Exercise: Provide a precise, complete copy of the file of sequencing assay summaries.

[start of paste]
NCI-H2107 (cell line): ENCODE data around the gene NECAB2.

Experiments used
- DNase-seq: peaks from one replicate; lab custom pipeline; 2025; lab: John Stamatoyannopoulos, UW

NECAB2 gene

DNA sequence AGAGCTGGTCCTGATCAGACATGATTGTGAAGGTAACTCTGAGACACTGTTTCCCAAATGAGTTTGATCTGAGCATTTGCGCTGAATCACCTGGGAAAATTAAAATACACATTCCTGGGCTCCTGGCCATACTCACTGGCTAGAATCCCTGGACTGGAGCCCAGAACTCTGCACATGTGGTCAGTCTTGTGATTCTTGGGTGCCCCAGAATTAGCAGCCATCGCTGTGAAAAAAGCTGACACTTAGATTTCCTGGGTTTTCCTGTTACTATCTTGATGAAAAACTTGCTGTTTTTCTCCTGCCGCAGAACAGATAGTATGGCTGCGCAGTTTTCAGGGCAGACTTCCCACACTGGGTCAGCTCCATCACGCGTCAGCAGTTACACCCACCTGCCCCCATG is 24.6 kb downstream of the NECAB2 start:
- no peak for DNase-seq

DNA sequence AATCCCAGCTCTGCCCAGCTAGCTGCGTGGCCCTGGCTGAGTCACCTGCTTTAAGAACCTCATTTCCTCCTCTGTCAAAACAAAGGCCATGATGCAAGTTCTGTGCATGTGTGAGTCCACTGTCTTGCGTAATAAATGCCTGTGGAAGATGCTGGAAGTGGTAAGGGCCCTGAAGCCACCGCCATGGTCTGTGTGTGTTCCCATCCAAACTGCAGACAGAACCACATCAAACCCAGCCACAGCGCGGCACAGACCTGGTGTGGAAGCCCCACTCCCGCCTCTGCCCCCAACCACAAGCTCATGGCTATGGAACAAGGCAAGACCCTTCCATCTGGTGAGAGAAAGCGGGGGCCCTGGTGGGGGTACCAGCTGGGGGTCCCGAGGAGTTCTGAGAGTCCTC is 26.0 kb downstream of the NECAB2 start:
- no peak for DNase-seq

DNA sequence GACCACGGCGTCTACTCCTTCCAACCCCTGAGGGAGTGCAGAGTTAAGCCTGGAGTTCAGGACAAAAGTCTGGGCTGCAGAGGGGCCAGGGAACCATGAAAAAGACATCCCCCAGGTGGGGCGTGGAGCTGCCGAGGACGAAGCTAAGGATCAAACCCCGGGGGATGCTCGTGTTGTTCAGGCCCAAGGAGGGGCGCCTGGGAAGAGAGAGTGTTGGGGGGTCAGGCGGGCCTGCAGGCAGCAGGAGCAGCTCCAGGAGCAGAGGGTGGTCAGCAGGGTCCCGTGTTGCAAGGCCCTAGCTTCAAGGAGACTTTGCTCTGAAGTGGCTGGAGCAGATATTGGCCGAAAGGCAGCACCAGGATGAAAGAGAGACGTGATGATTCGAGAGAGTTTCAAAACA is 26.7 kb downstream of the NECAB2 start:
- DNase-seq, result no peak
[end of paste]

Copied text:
NCI-H2107 (cell line): ENCODE data around the gene NECAB2.

Experiments used
- DNase-seq: peaks from one replicate; lab custom pipeline; 2025; lab: John Stamatoyannopoulos, UW

NECAB2 gene

DNA sequence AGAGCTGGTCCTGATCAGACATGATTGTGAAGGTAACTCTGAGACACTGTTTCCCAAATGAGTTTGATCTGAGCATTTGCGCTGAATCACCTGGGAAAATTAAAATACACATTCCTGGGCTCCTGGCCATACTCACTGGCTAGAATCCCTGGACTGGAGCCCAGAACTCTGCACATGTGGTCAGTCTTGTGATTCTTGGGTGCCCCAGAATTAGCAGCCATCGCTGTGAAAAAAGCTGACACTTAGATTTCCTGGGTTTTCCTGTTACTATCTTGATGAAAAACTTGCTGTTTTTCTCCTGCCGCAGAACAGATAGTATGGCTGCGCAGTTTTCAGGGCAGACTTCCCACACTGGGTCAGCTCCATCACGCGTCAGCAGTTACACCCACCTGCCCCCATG is 24.6 kb downstream of the NECAB2 start:
- no peak for DNase-seq

DNA sequence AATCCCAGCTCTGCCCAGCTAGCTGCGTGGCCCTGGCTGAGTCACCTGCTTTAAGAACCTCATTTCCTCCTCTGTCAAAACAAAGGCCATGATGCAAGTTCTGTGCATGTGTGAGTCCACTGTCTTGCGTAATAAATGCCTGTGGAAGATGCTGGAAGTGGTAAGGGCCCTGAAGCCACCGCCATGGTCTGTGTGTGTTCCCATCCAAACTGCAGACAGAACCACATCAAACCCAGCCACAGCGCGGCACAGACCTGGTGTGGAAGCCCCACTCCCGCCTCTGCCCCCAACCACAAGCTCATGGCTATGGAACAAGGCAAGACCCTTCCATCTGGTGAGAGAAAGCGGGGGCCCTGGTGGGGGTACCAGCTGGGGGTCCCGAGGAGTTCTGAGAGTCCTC is 26.0 kb downstream of the NECAB2 start:
- no peak for DNase-seq

DNA sequence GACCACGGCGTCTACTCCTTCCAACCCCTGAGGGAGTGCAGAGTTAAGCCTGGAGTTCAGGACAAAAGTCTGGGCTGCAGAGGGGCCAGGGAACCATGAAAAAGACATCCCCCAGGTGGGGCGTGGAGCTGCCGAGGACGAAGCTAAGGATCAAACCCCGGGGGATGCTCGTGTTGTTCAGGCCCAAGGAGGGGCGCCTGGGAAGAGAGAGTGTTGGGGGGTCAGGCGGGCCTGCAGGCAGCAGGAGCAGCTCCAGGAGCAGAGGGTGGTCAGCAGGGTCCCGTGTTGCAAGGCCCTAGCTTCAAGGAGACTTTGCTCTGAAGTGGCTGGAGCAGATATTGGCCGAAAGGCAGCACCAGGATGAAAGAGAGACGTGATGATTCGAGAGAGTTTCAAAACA is 26.7 kb downstream of the NECAB2 start:
- DNase-seq, result no peak